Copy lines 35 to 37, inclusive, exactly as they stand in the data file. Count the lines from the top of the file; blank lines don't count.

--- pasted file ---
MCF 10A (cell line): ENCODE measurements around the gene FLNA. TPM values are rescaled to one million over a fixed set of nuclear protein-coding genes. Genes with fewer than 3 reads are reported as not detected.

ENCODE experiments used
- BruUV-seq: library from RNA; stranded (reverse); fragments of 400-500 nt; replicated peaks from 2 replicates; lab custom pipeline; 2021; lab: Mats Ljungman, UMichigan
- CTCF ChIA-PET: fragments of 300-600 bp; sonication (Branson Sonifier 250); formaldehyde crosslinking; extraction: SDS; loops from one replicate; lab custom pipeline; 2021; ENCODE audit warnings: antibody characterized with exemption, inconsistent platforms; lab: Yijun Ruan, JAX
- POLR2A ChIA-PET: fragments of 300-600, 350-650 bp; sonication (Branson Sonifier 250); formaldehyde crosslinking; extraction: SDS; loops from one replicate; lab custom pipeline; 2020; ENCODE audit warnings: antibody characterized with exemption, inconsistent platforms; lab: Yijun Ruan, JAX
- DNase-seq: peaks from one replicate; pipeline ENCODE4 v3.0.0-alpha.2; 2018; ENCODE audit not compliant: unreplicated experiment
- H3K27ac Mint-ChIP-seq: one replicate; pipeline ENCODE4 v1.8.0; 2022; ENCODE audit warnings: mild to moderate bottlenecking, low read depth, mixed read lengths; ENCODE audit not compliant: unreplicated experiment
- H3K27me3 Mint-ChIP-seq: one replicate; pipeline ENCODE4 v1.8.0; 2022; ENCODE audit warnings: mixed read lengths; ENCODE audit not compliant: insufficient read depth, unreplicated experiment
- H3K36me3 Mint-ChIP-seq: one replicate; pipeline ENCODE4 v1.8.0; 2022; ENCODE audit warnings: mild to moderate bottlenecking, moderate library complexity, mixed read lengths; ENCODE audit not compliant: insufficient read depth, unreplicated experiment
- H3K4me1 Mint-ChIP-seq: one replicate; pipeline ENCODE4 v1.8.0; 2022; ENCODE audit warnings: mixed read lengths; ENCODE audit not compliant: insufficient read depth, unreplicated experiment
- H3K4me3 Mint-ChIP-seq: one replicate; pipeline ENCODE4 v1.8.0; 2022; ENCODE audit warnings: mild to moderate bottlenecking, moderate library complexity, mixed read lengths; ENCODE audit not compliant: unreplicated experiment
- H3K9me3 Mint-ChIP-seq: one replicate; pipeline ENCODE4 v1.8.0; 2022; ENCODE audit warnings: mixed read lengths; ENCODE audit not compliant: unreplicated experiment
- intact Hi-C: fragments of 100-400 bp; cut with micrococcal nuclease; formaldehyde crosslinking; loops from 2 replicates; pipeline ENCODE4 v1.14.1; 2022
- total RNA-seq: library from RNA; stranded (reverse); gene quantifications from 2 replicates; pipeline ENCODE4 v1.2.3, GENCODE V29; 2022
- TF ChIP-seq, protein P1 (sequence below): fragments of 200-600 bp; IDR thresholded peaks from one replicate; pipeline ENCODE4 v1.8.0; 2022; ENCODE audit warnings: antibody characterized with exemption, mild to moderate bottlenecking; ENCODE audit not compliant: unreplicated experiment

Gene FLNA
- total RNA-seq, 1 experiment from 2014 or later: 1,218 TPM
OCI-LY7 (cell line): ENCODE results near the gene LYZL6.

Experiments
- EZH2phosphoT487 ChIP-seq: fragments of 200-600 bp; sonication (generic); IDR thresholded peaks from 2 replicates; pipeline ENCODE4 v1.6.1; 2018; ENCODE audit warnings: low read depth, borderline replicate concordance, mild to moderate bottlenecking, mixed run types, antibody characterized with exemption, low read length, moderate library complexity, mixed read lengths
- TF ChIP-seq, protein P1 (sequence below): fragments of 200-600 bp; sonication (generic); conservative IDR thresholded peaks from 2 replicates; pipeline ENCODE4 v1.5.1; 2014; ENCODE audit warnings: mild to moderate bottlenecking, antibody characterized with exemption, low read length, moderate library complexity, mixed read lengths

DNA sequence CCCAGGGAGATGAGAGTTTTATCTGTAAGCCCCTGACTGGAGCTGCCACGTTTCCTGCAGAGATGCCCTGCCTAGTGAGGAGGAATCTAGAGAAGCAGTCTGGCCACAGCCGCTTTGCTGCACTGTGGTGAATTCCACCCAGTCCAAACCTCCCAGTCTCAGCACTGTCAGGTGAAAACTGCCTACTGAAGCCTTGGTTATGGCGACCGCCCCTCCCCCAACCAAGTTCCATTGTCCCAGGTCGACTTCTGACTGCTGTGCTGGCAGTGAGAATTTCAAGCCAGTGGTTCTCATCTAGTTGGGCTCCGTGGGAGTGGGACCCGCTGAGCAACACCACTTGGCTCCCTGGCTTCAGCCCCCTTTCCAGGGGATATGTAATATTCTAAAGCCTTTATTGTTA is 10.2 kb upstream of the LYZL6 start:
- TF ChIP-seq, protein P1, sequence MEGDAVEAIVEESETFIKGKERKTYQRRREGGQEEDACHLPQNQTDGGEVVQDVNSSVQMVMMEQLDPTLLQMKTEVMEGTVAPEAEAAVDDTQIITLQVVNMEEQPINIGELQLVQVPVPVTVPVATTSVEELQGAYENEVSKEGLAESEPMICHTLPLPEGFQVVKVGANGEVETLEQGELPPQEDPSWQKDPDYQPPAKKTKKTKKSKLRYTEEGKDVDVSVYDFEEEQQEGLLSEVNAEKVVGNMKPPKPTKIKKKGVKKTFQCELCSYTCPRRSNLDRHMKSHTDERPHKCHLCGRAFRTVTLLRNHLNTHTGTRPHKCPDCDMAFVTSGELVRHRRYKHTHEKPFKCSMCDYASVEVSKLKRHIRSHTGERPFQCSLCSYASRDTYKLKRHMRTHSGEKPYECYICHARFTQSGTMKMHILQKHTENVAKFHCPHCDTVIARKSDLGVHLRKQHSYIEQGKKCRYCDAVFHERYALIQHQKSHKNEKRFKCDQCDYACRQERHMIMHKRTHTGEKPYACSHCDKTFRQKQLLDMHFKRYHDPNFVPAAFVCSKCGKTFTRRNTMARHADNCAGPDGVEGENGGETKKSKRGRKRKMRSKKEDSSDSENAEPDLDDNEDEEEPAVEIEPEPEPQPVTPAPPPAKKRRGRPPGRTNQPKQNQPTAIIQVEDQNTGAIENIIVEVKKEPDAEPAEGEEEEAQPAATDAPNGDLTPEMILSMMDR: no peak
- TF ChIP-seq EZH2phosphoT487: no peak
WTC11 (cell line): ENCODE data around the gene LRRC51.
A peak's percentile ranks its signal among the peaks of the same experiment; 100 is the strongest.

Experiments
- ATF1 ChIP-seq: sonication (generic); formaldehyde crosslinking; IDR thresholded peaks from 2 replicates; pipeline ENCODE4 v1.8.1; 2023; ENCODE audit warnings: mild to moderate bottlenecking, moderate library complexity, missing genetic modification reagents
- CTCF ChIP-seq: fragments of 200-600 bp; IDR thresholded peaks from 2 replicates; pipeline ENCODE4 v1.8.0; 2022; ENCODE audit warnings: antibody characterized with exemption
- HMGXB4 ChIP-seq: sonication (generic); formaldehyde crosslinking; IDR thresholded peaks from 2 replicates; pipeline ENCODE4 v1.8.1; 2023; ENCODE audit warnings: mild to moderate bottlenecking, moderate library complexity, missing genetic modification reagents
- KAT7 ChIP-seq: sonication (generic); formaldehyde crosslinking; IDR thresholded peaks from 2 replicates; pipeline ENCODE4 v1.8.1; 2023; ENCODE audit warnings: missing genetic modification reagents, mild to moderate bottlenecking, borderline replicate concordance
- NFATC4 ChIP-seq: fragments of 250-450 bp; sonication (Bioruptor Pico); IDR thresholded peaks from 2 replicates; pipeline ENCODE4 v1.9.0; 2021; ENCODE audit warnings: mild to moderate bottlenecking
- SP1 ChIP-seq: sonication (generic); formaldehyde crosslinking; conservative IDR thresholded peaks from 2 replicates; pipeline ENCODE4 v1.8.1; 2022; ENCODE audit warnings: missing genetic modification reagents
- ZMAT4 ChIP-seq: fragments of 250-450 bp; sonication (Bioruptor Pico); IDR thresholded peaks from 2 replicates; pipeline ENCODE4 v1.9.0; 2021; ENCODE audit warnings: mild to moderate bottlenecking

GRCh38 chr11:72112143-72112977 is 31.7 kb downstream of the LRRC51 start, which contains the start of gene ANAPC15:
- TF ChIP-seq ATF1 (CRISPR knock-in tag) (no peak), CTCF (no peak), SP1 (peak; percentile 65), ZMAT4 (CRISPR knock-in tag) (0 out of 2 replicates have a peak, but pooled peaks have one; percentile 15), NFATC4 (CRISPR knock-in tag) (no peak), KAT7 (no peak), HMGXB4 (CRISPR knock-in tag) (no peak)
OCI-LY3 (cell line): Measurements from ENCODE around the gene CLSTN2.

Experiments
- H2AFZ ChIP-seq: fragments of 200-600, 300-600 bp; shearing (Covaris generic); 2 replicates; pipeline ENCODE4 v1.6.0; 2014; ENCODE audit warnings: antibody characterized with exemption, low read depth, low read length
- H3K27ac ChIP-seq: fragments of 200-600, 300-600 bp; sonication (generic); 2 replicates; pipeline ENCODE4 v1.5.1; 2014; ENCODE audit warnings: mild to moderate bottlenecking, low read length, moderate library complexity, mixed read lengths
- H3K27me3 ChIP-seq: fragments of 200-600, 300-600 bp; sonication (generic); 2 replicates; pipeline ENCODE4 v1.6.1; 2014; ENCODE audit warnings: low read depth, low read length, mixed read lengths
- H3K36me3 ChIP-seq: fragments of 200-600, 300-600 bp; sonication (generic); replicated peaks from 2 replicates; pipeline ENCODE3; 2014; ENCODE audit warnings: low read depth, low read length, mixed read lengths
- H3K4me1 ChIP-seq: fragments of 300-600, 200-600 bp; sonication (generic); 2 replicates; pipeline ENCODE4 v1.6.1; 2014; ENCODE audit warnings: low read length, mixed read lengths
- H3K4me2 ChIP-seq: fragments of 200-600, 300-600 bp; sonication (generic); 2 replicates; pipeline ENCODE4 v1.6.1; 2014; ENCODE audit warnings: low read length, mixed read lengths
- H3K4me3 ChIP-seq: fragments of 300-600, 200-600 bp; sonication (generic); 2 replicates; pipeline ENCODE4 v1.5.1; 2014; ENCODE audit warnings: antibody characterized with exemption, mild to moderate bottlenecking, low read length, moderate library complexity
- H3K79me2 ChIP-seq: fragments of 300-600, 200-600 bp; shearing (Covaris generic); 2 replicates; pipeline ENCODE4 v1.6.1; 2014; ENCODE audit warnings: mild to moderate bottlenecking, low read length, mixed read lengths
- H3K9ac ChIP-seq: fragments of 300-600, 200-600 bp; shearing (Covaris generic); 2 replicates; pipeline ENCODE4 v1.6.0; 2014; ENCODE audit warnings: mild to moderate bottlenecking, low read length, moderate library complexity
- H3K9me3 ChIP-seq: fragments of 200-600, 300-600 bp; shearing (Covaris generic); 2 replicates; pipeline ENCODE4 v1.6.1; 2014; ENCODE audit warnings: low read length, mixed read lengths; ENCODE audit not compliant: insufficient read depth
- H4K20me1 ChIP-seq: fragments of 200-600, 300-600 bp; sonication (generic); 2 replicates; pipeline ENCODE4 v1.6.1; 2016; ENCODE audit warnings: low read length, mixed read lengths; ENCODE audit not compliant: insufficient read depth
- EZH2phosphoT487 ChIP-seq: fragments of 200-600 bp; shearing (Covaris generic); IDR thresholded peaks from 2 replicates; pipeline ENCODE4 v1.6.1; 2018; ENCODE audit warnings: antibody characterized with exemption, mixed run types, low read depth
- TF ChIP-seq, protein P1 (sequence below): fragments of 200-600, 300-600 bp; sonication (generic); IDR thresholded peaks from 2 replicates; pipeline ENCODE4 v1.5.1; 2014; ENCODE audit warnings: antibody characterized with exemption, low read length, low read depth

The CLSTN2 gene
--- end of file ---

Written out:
GRCh38 chr11:72112143-72112977 is 31.7 kb downstream of the LRRC51 start, which contains the start of gene ANAPC15:
- TF ChIP-seq ATF1 (CRISPR knock-in tag) (no peak), CTCF (no peak), SP1 (peak; percentile 65), ZMAT4 (CRISPR knock-in tag) (0 out of 2 replicates have a peak, but pooled peaks have one; percentile 15), NFATC4 (CRISPR knock-in tag) (no peak), KAT7 (no peak), HMGXB4 (CRISPR knock-in tag) (no peak)
OCI-LY3 (cell line): Measurements from ENCODE around the gene CLSTN2.